And thou, too, hast been false."

(Dean Plumptre.)

3. A course of affliction affords a valuable prophetic curriculum. There is a sense in which "all the Lord's people" should be "prophets." But, before we can be fully qualified and accomplished to teach the truth as it is in Jesus, we must be washed, not only in his blood, but in our own hearts' blood also. - C.J.

The beginning Of the Wold of the Lord by Hosea.
The prophet Hosea is the only individual character that stands out amidst the darkness of this period — the Jeremiah, as he may be called, of Israel. His life had extended over nearly the whole of the last century of the northern kingdom. In early youth, whilst the great Jeroboam was still on the throne, he had been called to the prophetic office. In his own personal history he shared in the misery brought on his country by the profligacy of the age. In early youth he had been united in marriage with a woman who had fallen into the vices which surrounded her. He had loved her with a tender love; she had borne to him two sons and a daughter; she had then deserted him, wandered from her home, fallen again into wild licentiousness, and been carried off as a slave. From this wretched state, with all the tenderness of his nature, he bought her, and gave her one more chance of recovery, by living with him, though apart. No one who has observed the manner in which individual experience often colours the general religious doctrine of a gifted teacher can be surprised at the close con nection that exists between the life of Hosea and the mission to which he was called. In his own grief for his own great calamity — the greatest that can befall a tender human soul — he was taught to feel for the Divine grief over the lost opportunities of the nation once so full of hope.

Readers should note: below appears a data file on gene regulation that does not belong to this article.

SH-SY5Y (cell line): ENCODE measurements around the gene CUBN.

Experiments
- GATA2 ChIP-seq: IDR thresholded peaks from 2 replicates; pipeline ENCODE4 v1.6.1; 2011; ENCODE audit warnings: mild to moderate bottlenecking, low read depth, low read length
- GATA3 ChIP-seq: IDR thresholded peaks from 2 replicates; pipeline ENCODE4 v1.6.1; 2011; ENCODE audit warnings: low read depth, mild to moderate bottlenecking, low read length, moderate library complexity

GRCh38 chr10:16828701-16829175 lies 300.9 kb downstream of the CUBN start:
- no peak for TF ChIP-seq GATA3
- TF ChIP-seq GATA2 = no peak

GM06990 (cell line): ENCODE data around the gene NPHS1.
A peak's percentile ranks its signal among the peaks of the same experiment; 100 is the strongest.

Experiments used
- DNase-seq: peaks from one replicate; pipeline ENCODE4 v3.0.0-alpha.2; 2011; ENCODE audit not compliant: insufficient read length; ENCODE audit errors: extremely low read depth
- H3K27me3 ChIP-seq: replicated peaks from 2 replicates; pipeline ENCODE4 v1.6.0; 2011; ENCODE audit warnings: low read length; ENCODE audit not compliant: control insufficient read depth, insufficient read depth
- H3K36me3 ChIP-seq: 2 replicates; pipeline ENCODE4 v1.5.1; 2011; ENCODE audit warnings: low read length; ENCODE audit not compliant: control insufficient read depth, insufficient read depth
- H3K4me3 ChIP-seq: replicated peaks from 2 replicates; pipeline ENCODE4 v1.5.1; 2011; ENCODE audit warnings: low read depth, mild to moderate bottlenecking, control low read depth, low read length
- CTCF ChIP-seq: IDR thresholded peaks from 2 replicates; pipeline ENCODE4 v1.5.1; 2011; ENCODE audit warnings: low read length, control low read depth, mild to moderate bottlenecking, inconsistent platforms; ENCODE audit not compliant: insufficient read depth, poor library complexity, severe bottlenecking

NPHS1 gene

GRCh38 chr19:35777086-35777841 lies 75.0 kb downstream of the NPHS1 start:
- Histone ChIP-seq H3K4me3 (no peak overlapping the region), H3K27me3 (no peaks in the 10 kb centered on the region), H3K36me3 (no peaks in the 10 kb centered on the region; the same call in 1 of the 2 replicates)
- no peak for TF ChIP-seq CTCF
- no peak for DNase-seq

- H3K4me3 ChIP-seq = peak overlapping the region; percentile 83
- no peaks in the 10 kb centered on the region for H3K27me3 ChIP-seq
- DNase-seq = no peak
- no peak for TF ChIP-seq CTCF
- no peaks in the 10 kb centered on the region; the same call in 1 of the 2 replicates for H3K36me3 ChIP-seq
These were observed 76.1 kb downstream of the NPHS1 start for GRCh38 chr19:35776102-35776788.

(Dean Stanley.)

Go, take unto thee a wife of whoredoms
Holy Scripture relates that all this was done, and tells us the birth and names of the children, as real history. As such, then, we must receive it. We must not imagine things to be unworthy of God, because they do not commend themselves to us. God does not dispense with the moral law, because the moral law has its source in the mind of God Himself. To dispense with it would be to contradict Himself. But God, who is the absolute Lord of all things which He made, may, at His sovereign will, dispose of the lives or things which He created. Thus, as Sovereign Judge, He commanded the lives of the Canaanites to be taken away by Israel, as, in His ordinary providence, He has ordained that the magistrate should not bear the sword in vain, but has made him His "minister, a revenger to execute wrath upon him that doeth evil." So, again, He, whose are all things, willed to repay to the Israelites their hard and unjust servitude, by commanding them to "spoil the Egyptians." He who created marriage, commanded to Hosea whom he should marry. The prophet was not defiled, by taking as his lawful wife, at God's bidding, one defiled, however hard a thing this was. "He who remains good, is not defiled by coming in contact with one evil; but the evil, following his example, is turned into good." But through his simple obedience, he foreshadowed Him, God the Word, who was culled the "friend of publicans and sinners"; who warned the Pharisees, that "the publicans and harlots should enter into the kingdom of God before them"; and who now vouchsafes to espouse, dwell in, and unite Himself with, and so to hallow, our sinful souls. The acts which God enjoined to the prophets, and which to us seem strange, must have had an impressiveness to the people, in proportion to their strangeness. The life of the prophet became a sermon to the people. Sight impresses more than words.